WASHINGTON – U.S. Senator Benjamin L. Cardin today joined Senator Olympia J. Snowe (R-ME) in introducing bipartisan legislation to create a group of highly-qualified “master teachers” who will receive a break on their federal income taxes for teaching in a school that fail to meet standards defined under the
No Child Left Behind Act
In agreeing to teach in an under-performing school, the
Master Teacher Act
would exempt “master teachers” from paying federal taxes on 25% of their income for up to a four-year period. An under-performing school is one that fails to meet the Adequate Yearly Progress (AYP) as defined in the
No Child Left Behind Act
“Education is the key to success in our global economy, and it's time that we do more to ensure our children can compete,” said Senator Cardin. “We must commit to improving under-performing schools and we can do that by recruiting highly skilled teachers who will work for at least four years in a school that needs significant improvement as defined by the NCLBA.”
“This legislation is critical to ensuring that our country continues improve the education of America's children by investing in the very individuals who dedicate their lives to them; their teachers,” said Senator Snowe. “It is imperative that we do more to motivate the nation's finest teachers to bring their skills to all learning establishments, especially the lowest achieving schools who need it most. By providing students in all corners of the country with the best resources, we are offering them greater opportunities to achieve their full potential.”
Senator Cardin's bill defines “master teacher” as someone who has had five years of teaching experience in a public elementary or secondary school, holds a master's degree, meets the definition of Highly Qualified as defined by the NCLBA, and has obtained advanced certification in their state licensing system or is certified by the National Board for Professional Teaching Standards if their state does not have an advanced certification designation.
As currently designated by the NCLBA, 100% of our nation's students must meet the AYP standards in reading, math and science by the 2013-14 school year. Currently, out of Maryland's 1,420 public schools, 311 failed to meet the AYP standards.
Summary of the bill is below:
The Master Teacher Act
Master Teacher Act amends the Internal Revenue Code to exclude from gross income up to 25 percent of the wages earned by a certified master teacher in certain schools identified as in need of improvement or in a Head Start program. The Act defines “certified master teacher” as a teacher who: (1) has at least five years teaching experience in a public elementary or secondary school; (2) is highly qualified as defined by the Elementary and Secondary Education Act of 1965; (3) has a master's degree; and (4) has advanced certification in the applicable State licensing system. The exclusion ends after 2013.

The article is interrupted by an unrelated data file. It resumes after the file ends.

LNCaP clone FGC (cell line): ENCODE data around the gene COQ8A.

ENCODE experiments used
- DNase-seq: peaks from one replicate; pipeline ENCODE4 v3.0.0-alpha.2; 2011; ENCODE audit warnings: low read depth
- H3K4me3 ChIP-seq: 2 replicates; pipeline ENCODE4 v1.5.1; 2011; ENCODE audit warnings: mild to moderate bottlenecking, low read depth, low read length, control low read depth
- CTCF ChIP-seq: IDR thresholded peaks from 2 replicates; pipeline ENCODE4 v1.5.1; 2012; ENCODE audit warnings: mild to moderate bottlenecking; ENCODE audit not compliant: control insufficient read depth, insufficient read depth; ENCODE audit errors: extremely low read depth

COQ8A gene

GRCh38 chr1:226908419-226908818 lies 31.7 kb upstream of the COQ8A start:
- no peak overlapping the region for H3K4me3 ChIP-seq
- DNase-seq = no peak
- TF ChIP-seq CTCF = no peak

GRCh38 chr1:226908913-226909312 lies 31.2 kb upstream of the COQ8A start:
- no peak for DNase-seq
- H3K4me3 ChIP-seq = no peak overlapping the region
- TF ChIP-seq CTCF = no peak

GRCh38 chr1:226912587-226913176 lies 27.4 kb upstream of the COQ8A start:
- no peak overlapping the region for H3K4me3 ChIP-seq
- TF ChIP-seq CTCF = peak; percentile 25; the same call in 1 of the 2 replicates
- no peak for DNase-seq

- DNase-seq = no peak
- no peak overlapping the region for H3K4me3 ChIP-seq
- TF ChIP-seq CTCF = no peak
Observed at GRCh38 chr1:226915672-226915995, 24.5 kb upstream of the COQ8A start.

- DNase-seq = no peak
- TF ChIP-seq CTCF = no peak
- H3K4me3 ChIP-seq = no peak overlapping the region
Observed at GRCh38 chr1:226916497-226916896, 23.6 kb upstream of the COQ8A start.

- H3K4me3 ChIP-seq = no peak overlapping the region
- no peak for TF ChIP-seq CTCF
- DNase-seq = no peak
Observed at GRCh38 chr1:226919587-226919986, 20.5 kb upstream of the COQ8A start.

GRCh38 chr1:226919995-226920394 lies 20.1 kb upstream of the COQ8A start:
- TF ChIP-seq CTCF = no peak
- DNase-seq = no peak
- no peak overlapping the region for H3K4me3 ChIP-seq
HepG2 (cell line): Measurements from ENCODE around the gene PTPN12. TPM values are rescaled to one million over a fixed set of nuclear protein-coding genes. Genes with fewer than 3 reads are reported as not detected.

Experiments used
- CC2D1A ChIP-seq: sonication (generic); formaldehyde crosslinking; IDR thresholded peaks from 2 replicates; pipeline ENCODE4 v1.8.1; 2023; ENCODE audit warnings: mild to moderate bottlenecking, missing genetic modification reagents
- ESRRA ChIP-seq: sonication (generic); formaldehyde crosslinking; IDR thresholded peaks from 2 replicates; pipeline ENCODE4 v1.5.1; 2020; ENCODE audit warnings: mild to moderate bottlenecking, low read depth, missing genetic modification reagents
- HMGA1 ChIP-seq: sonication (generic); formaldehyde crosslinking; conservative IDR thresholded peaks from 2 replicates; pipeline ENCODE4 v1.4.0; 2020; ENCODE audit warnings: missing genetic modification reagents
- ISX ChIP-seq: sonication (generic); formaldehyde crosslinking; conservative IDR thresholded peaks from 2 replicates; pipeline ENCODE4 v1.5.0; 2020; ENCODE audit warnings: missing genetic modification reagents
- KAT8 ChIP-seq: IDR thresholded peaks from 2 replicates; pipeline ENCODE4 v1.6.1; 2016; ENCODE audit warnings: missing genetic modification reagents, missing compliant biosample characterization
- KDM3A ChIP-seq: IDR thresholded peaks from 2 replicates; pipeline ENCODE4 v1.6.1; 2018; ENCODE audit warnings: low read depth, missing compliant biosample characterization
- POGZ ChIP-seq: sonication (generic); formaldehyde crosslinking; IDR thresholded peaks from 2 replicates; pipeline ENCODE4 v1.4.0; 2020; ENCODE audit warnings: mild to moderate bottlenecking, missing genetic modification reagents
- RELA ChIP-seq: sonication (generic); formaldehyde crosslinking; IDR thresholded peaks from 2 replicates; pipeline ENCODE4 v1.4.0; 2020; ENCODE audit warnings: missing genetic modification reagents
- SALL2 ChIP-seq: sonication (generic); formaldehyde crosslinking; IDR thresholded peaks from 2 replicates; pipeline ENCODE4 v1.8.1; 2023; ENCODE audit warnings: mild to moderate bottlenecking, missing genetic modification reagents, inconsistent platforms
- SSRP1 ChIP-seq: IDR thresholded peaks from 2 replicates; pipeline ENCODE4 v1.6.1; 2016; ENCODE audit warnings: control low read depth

- To establish a class of “Master Teachers” that would have extensive experience and training and would be willing to teach for an extended period of time in schools that need them the most;
- To close student achievement gaps by improving the quality/experience of their teachers; and
- To make obtaining advanced training and experience in teaching more desirable.
How the Program Works:
In order to attract “Master Teachers” to the lowest performing schools in the country, the Master Teacher Act would allow 25% of these teachers' salaries to be tax exempt for the four years they work in a school that has been identified as not meeting Adequate Yearly Progress (AYP) and eligible for school-wide programs as defined by NCLB. Each state would have a cap of 10% of public school teachers eligible to receive Master Teacher tax treatment at a time. The program would go into effect in 2007 and end with the 2013/2014 school year, when NCLB requires that 100% of students perform at the proficient level. Even when a school is found to be meeting AYP standards during a teacher's four years in the Master Teacher program, they will continue to receive the full tax benefit until the end of their four-year term.
: A teacher who holds a masters degree, has 5 years of public-school teaching experience, meets the definition of “highly qualified” as defined by NCLB, AND has advanced certification in his/her state licensing system OR is certified by the National Board of Professional Teaching Standards if his/her state does not have an advanced certification designation.
: As defined by NCLB, a teacher who has full state certification or has passed the state licensing exam, and holds a degree to teach in that state.
Adequate Yearly Progress
: As defined by NCLB, every state is required to identify which schools have made AYP. According to the Department of Education, “a State's definition of AYP is based on expectations for growth in student achievement that is continuous and substantial, such that all students are proficient in reading and math no later than 2013-2014.” All schools, and all students within each school, must meet their state's standard of proficiency in reading, math, and science by the 2013/2014 school year.
Use of Funds for School-Wide Programs
: A local educational agency may use funds for school-wide programs is 40% or more of the school's students are from low-income families.
Advanced Teacher Certification
: The highest level of teaching certification in a state licensing system.